Now, I just need more telescopes to test!

 

In closing, I have found bench testing to be of great help to me in understanding a telescope's relative performance.  I never have to wonder if its bad seeing or a bad lens.  The answer always presents itself. 

@peleuba, do you have details on the device? I'm planning to build something similar but since it involves using a prismatic beam splitter, that's going to affect the wavefront especially at faster f/ratios.

 

Tanveer



#72 peleuba

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Posted 25 September 2018 - 07:18 PM

@peleuba, do you have details on the device? I'm planning to build something similar but since it involves using a prismatic beam splitter, that's going to affect the wavefront especially at faster f/ratios.

 

Tanveer

 

Yes.  All the details.  I helped put it together and currently have possession of it.  Yes, the beam splitter must be uber-high quality.  The Baader FFC helps mitigate some of the the aberrations in the beamsplitter, but its (beam splitter) surface flatness is better then 1/8 wave. 

 

BTW, I came across an artificial star device you created using an LED, an eyepiece and some plumbing.  I am about to make it for myself for quick use indoors.  Thanks for publishing it.


Edited by peleuba, 25 September 2018 - 07:21 PM.


#73 Sasa

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Posted 26 September 2018 - 06:53 AM

I have built DPAC setup up when testing my lens 82/1670mm for slightly different reason than to check optical quality. The primary goal was to measure difference in focal points in red and blue. I wanted to see how far away they were. The precision on refractive indexes provided with the glass discs was not enough. The foci could differ by up to 0.4mm. Not  much  compared to  ~1 mm defocus of traditional achromat but relevant for apochromatic performance as the overall defocus in those two lines with respect to the green light should be 0.5 mm. At the end I found blue focus to be closer to green by 0.10+-0.02mm and decided that it was not worth to retouch the first surface of the lens, also because my T2 prism introduces almost exactly opposite shift and it brings blue (F-line)  red (C-line) foci back together.

 

I was also lucky that I could use one room for this in our work. Also I could borrow some professional holders from my colleagues:

 

https://www.fzu.cz/~...0451991_HDR.jpg

 

https://www.fzu.cz/~...0612148_HDR.jpg

 

Of course I replaced CCD camera with Ronchi eyepiece as well and checked the quality of the lens. This is the only lens that I tested with DPAC. For others, I just rely on judging their performance on planets and stars, and on star testing them.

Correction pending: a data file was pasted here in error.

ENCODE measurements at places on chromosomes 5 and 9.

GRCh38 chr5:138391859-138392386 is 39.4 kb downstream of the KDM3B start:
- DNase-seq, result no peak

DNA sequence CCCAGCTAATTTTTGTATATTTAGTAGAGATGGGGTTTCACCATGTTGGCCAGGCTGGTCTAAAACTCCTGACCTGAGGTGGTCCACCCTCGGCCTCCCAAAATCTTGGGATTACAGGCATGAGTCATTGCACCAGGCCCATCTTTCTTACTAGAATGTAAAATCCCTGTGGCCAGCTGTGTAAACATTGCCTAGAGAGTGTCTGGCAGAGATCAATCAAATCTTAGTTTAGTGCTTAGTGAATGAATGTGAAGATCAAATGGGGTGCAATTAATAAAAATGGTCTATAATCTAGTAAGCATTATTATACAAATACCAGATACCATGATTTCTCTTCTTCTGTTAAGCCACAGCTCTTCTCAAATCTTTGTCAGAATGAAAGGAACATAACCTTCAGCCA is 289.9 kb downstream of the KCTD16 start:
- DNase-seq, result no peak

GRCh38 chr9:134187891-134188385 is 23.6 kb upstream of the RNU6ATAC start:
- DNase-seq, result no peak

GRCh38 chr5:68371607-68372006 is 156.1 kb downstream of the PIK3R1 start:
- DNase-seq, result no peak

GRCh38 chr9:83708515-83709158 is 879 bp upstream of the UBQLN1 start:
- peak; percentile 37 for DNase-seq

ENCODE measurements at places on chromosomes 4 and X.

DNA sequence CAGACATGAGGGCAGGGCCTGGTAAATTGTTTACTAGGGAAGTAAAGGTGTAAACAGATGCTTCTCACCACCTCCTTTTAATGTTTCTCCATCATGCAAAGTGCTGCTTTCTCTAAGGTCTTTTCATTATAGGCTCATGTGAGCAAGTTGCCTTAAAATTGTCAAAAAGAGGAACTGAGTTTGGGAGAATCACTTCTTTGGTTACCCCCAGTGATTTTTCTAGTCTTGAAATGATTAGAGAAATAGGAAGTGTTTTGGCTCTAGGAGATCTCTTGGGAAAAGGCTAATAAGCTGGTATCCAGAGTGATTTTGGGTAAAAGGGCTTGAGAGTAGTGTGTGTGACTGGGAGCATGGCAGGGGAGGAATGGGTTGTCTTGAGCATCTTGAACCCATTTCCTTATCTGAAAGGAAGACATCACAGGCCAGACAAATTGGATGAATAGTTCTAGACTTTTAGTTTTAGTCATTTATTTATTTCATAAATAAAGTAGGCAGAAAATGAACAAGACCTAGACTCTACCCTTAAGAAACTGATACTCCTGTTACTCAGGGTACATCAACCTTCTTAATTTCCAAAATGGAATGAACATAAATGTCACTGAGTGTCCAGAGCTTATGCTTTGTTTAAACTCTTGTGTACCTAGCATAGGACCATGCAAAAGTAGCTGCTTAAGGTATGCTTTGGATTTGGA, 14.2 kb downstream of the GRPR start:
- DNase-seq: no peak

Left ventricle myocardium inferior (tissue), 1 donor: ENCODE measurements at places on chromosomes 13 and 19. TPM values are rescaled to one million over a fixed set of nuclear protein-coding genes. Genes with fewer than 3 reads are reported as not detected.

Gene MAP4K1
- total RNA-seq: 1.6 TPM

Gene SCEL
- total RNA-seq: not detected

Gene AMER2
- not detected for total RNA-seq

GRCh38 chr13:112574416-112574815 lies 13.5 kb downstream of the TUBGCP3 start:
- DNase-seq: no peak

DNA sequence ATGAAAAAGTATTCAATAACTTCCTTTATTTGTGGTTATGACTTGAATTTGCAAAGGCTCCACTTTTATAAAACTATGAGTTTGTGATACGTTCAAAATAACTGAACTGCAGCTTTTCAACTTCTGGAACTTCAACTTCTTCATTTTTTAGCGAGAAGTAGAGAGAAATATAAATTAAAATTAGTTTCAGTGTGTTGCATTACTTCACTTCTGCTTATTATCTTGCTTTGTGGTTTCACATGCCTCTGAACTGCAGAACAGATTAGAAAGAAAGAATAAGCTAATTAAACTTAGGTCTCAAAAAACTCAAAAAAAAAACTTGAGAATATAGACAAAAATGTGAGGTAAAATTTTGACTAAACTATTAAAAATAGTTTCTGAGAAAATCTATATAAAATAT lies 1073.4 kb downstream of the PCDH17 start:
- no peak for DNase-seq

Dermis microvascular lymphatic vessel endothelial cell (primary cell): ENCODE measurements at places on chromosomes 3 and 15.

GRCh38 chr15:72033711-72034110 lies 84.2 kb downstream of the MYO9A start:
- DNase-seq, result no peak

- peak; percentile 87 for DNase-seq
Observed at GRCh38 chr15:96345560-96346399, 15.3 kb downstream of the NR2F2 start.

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#74 SandyHouTex

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Posted 26 September 2018 - 09:34 AM

For a simple DPAC test you need:

 

1.  An optical Flat

2.  A stand for the flat to rest on

3.  V Blocks to support the telescope under test

4.  A 2" eyepice with LED's and Ronchi Screen

5.  A power supply (3 Volts) to power the LED's

 

I test in Green, Blue, Red and White light allowing me to judge correction at each wavelength.  By far the most useful to me as a visual observer is green and white.

 

Pictures of my DPAC setup...

So I'm trying to figure out the configuration of your eyepiece.  It looks like there's a half moon cutout with an LED taped to the other side.  I'm assuming there's a hole for the LED to shine through toward the scope.  Where is the ronchi grating?  Is it screwed in the bottom of the eyepiece where the filter threads are?  Does it cover the whole field of view?

 

Thanks,



#75 SandyHouTex

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Posted 26 September 2018 - 09:36 AM

One last thing...    Below is a device that was invented/assembled by a good friend who in the past, managed the operations (as opposed to science) team that supported WFC-3 and WFPC-2 on the HST.  He recently left STScI and is doing his own research.  He is slated to be on the Ops team for the James Webb instrument whenever that telescope goes into orbit. 

 

The gadget below is a star test device that is used in double pass.  If you like to star test, this device is the bomb.  It generates a parallel beam of light which presents itself as an Airey disk using an LED a beam splitter, 5 micron pinhole and Baader Fluorite Flat Field Corrector.  You place this into the focuser of the telescope and you rack it in/out of focus as you would a conventional  star test.  The beam splitter allows you to view the results.  Since the light traverses the beam splitter and Baader FFC it needs to be of VERY high quality as the aberrations in each are cumulative where as the aberrations in the flat are negligible as long as the flat is smooth and regular.  This is not an inexpensive device.  Parts were sourced from Edmunds and other optical companies serving the pro market.  But, Scopestuff supplied some of the plumbing to make it all work.       

 

Now, I just need more telescopes to test!

 

In closing, I have found bench testing to be of great help to me in understanding a telescope's relative performance.  I never have to wonder if its bad seeing or a bad lens.  The answer always presents itself. 

What is the beam splitter for in this post.  In your test set-up in other posts it doesn't look like you use it.  If you do, what is it's configuration?